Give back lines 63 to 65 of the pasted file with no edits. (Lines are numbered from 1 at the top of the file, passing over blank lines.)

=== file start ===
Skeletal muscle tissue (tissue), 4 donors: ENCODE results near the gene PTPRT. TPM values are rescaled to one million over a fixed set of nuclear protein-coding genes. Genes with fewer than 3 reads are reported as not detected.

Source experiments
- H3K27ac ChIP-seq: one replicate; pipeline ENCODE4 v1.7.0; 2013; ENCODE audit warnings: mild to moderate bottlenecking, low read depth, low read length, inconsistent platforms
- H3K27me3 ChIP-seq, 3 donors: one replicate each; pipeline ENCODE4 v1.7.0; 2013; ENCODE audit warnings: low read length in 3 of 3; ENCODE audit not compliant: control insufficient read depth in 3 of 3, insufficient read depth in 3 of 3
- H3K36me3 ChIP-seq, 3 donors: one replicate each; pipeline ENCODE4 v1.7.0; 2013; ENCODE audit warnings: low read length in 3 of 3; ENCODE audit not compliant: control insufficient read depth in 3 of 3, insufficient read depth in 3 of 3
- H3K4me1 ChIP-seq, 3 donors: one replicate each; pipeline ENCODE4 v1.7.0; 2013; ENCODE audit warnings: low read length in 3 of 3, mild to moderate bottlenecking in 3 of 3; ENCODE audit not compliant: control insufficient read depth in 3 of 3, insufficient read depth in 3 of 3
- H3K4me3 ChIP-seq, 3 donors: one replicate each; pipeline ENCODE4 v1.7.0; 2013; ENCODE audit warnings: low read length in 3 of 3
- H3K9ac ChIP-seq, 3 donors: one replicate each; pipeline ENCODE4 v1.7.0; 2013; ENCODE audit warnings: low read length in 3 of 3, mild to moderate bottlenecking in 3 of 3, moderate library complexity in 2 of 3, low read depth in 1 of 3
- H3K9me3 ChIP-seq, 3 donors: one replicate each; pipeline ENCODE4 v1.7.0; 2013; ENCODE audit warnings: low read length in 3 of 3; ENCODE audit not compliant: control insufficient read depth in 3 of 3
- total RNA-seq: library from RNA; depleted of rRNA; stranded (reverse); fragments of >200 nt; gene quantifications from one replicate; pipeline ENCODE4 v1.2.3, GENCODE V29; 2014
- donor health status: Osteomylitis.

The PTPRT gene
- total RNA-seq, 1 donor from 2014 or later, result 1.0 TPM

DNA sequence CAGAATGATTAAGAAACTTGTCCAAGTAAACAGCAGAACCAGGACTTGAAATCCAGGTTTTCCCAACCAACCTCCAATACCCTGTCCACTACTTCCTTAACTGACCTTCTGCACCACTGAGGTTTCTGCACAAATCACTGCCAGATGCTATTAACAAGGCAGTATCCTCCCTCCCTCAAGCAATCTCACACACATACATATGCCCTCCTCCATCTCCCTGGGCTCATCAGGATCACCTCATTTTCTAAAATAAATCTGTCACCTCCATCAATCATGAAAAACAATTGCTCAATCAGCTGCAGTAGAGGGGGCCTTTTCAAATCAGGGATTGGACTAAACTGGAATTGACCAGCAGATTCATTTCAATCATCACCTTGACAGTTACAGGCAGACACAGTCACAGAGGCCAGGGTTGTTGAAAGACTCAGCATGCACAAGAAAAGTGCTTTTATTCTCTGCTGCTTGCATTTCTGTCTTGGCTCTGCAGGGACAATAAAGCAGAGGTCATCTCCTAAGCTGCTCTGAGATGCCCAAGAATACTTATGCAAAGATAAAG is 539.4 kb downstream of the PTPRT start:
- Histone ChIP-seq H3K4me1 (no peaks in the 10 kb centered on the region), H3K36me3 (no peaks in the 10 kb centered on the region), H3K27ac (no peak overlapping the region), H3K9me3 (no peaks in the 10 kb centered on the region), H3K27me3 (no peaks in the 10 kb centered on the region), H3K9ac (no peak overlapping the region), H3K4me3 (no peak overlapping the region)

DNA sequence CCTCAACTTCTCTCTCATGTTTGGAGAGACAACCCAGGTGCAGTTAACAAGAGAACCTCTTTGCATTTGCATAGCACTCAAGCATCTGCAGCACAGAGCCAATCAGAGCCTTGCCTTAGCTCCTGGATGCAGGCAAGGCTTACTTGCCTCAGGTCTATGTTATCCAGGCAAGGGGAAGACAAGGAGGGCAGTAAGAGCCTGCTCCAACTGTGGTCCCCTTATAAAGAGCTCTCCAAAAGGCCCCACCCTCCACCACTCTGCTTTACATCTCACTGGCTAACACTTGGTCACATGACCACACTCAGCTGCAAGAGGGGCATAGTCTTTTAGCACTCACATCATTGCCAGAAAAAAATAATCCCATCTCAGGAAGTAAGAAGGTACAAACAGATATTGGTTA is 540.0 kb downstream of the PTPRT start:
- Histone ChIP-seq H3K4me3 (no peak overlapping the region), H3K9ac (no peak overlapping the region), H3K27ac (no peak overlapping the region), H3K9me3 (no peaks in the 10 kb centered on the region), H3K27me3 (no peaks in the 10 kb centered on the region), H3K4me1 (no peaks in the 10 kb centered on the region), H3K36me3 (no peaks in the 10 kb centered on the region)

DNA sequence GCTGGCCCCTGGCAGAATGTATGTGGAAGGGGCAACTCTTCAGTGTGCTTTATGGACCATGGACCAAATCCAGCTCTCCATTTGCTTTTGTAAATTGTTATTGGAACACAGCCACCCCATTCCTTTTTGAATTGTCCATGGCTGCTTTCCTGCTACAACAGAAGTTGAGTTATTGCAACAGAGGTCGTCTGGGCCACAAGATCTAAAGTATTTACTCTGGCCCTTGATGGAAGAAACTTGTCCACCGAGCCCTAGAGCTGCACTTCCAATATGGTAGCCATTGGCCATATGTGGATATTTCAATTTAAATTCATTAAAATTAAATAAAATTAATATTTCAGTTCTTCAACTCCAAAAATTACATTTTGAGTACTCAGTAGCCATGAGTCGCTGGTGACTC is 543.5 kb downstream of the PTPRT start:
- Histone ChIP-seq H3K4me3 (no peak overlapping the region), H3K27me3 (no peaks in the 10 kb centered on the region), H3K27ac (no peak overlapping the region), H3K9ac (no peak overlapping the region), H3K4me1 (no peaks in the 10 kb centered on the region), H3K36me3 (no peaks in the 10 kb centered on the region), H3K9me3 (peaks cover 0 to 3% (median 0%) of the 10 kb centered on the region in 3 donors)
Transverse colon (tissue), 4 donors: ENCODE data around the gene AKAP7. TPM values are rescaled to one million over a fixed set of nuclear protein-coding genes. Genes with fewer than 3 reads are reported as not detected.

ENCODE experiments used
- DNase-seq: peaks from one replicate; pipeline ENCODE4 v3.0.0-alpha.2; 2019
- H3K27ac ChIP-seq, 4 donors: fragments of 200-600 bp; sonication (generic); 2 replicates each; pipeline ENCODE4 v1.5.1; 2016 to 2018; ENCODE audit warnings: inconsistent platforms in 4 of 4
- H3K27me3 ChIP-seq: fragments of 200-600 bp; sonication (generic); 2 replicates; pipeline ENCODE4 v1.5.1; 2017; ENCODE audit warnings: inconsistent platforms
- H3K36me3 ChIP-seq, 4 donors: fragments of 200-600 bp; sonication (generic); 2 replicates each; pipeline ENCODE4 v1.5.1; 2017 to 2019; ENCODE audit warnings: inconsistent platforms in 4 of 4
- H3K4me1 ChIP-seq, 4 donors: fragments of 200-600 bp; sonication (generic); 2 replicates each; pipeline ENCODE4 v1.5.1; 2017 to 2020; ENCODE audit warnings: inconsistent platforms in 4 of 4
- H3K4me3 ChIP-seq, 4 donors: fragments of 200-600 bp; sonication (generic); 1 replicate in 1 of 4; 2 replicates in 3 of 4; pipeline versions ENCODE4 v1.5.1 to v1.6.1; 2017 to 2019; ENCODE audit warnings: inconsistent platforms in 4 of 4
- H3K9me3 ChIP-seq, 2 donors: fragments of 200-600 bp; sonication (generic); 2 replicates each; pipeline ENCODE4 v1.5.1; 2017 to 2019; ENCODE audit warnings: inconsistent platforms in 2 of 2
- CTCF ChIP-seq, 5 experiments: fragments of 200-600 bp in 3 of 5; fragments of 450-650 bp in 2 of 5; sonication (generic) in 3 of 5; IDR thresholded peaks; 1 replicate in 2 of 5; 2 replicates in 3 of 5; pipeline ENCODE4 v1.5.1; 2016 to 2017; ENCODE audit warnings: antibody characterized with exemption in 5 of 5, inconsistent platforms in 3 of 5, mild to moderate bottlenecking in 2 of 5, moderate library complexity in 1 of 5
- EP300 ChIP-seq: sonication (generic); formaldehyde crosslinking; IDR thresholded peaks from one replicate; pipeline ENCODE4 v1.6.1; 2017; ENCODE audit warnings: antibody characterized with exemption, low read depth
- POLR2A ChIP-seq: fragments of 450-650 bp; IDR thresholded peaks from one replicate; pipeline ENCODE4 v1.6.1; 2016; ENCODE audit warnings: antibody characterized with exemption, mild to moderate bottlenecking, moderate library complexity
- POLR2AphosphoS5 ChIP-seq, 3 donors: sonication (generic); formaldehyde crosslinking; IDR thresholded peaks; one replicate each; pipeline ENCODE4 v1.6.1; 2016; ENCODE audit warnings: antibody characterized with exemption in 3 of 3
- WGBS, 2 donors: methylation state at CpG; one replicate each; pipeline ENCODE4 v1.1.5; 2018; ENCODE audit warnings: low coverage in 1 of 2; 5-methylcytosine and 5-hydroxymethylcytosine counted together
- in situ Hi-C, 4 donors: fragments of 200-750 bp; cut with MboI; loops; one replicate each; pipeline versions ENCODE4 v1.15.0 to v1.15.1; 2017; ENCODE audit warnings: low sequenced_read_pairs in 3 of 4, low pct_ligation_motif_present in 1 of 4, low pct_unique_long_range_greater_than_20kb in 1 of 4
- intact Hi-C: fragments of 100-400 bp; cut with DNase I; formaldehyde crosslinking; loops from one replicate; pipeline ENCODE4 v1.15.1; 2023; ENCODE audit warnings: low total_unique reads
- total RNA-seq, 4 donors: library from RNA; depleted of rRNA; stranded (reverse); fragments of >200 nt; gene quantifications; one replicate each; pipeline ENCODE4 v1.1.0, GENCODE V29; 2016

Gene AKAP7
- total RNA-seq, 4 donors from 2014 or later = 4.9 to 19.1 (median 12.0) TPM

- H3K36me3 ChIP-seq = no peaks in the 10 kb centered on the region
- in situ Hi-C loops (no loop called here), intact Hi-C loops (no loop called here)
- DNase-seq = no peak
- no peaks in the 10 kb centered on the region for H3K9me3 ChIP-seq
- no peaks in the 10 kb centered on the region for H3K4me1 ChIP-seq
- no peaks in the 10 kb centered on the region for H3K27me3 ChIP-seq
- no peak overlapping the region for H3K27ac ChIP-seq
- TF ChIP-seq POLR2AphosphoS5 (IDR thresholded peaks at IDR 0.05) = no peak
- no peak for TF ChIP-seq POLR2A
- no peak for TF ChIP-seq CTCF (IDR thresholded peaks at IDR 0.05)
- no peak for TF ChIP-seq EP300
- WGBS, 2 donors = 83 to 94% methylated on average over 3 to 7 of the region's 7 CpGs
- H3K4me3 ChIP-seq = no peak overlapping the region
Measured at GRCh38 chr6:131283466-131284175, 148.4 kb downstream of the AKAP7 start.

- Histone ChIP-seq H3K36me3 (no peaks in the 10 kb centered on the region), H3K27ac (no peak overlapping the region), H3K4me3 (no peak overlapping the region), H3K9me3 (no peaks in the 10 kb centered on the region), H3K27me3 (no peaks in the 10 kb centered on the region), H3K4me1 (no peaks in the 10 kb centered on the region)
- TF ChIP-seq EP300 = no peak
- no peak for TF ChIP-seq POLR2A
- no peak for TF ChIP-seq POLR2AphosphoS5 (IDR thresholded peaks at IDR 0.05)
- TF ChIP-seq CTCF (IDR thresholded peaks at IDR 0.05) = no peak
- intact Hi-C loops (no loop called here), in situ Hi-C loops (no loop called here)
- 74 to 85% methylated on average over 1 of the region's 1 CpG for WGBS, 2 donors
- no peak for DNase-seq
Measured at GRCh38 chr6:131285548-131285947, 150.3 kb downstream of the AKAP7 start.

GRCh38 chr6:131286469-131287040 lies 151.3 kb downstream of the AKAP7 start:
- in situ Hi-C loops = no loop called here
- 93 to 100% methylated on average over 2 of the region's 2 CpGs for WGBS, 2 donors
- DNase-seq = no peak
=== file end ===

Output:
- in situ Hi-C loops = no loop called here
- 93 to 100% methylated on average over 2 of the region's 2 CpGs for WGBS, 2 donors
- DNase-seq = no peak